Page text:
Olympic Britain is a book written by the researchers of the House of Commons Library and published on 10 July 2012. It tells the story of social and economic change in the UK since the two previous London Games in 1908 and 1948, using data visualisations to bring to life a period during which our standards of living, the type of work we do, our leisure activities and our lifestyles have changed almost beyond recognition, much like the Olympics itself
The Olympics first came to London in 1908, Britain was a very different place. One in eight children died before their first birthday, one in six people had the right to vote, and just one in a thousand who died were cremated. The government spent more on defence, to protect the largest empire in history, than on health and education combined.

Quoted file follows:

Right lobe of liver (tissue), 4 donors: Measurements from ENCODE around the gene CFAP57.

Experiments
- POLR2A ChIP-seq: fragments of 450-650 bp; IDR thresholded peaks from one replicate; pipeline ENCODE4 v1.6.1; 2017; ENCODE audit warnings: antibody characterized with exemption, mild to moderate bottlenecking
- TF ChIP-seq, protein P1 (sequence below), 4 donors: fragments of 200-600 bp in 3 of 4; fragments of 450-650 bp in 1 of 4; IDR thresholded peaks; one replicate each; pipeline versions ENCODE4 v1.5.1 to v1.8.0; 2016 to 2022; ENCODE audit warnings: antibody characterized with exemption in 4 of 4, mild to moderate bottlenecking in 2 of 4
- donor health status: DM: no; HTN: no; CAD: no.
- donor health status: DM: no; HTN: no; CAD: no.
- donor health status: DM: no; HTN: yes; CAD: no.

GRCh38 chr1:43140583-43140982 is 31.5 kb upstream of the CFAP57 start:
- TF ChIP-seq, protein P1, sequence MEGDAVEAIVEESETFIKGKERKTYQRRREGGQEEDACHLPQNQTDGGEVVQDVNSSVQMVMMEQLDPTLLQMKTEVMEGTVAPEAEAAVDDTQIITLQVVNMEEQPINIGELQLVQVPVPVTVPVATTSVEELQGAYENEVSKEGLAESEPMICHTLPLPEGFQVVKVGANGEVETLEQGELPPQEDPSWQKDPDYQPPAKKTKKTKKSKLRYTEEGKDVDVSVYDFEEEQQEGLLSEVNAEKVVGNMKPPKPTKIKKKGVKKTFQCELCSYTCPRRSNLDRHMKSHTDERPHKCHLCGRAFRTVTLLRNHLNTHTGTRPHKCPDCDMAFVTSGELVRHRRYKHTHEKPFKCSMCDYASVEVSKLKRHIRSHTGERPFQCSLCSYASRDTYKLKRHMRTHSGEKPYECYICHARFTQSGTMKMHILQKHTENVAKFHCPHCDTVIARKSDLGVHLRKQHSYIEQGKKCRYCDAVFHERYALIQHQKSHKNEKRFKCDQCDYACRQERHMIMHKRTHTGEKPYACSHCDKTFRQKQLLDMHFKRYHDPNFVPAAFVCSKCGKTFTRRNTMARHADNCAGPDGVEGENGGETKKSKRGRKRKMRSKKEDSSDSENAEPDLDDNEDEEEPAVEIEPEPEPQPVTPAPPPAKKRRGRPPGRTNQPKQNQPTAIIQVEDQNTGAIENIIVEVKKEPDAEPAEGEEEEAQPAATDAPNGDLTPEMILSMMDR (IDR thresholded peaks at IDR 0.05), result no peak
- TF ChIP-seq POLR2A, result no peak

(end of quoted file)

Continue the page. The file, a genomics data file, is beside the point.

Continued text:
In other ways Britain hasn’t changed at all. We drink as much alcohol per person as we did in 1908, London’s population hasn’t grown much since then, and the economy shrank that year. Farming methods may have changed dramatically, but the area of the UK given over to farmland is largely unchanged. The rail network is half the length it was in 1908, but the number of passenger journeys is about the same. And the weather in the first week of the 1908 Olympics was atrocious: during the clay pigeon shoot, the targets had to be specially marked to make them visible against the bleak sky.
These remarkable facts and many more are collected and illustrated in a new book produced by the statisticians and economists at the House of Commons Library.